A giant panda and her cub enjoyed a special “cake” to celebrate the 50th anniversary of the historic panda exchange agreement between the Smithsonian National Zoo and the Chinese government.
A delighted crowd watched as Mei Xiang and her 20-month-old cub Xiao Qi Ji shared a treat made with frozen fruit juice, sweet potatoes, carrots and sugar cane on Saturday.
Tian Tian, the cub’s father who was in a nearby enclosure chomping on some bamboo during the festivities, had a similar “cake” for lunch.
Visitors of the zoo, located in Washington, D.C., were also treated to lion dance performances, calligraphy demonstrations and panda-shaped bao buns.
In his address to the crowd, Chinese ambassador Qin Gang called the bears “a symbol of the friendship” between the U.S. and China.
The agreement between the two nations, enacted in 1972 following former U.S. President Richard Nixon’s China visit, has shown how effective the international giant panda breeding program has been.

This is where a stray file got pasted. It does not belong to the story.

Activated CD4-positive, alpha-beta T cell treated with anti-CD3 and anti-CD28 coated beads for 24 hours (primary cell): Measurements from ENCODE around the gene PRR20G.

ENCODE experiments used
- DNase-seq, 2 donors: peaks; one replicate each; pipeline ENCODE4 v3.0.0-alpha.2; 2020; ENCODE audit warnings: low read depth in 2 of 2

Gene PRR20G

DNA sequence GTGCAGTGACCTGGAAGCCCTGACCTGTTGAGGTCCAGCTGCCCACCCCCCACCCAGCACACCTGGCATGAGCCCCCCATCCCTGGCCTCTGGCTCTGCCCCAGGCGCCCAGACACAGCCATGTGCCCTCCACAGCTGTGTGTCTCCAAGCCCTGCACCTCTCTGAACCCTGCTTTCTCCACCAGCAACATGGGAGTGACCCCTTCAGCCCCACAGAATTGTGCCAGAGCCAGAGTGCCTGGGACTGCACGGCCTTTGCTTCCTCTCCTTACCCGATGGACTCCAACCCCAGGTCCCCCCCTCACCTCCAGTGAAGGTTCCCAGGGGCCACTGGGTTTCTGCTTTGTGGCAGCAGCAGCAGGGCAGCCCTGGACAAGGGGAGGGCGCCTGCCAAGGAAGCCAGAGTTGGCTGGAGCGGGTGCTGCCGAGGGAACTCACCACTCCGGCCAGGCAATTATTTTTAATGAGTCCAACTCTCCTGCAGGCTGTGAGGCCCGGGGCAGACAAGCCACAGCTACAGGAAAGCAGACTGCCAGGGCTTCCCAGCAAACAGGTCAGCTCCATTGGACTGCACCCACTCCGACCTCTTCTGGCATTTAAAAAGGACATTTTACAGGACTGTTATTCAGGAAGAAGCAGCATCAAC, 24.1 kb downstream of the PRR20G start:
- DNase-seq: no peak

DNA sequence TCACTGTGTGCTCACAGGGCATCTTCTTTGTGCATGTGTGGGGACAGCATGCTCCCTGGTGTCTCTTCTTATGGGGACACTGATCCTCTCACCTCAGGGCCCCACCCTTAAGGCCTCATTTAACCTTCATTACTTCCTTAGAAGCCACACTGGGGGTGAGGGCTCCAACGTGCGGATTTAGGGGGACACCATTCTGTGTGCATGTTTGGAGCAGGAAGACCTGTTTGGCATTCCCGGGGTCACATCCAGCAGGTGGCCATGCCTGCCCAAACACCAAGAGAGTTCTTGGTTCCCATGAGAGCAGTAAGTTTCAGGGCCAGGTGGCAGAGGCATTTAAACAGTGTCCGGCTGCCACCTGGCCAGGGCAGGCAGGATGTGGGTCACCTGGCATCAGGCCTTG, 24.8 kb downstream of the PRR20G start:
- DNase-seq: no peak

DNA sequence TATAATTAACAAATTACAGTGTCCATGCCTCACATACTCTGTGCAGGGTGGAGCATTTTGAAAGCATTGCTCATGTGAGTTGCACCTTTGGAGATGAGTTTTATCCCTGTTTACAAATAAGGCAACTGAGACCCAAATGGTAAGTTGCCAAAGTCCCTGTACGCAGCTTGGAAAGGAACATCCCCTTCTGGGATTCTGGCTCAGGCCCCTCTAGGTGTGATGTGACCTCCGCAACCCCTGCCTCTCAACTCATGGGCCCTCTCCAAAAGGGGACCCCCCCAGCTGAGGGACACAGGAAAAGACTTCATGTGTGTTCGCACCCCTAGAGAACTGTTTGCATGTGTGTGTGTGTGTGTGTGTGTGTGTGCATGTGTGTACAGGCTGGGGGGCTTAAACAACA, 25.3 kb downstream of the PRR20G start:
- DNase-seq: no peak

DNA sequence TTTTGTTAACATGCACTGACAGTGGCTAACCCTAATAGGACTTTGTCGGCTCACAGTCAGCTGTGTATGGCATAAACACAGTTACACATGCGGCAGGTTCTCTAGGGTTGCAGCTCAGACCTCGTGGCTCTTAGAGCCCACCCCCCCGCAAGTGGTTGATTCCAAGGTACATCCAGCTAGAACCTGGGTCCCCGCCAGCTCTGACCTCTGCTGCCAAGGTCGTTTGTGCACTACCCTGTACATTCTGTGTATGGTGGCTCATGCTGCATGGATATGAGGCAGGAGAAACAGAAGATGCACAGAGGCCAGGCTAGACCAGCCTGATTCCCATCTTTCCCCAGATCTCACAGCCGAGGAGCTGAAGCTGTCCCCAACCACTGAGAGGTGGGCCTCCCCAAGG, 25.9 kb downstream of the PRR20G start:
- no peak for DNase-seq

The initiative to boost the world’s giant panda population involved similar agreements with different zoos from around the globe. The species’ population is now over 1,000, so pandas are no longer on the list of animals in danger of extinction.
Mei Xiang was already 22 years old when she conceived Xiao Qi Ji in August 2020, making her the oldest panda to give birth in the U.S.
Since zoo personnel conducted the artificial insemination process amid strict restrictions, the cub’s birth had a slim chance of success. Xiao Qi Ji’s name means “little miracle” in English.
The recent celebration at the Smithsonian National Zoo also gained online traffic, with users from all over the world witnessing the pandas consume their “cake” for a few minutes.
Back in 1972, the zoo welcomed Ling-Ling and Hsing-Hsing as its original panda pair. While the two became main attractions, none of the cubs that they conceived in the zoo are still alive.
In 2000, two new pandas named Mei Xiang and Tian Tian arrived. Together, they had three cubs: Tai Shan, Bao Bao and Bei Bei. Following the zoo’s agreement with Beijing, the cubs moved to China at the age of 4.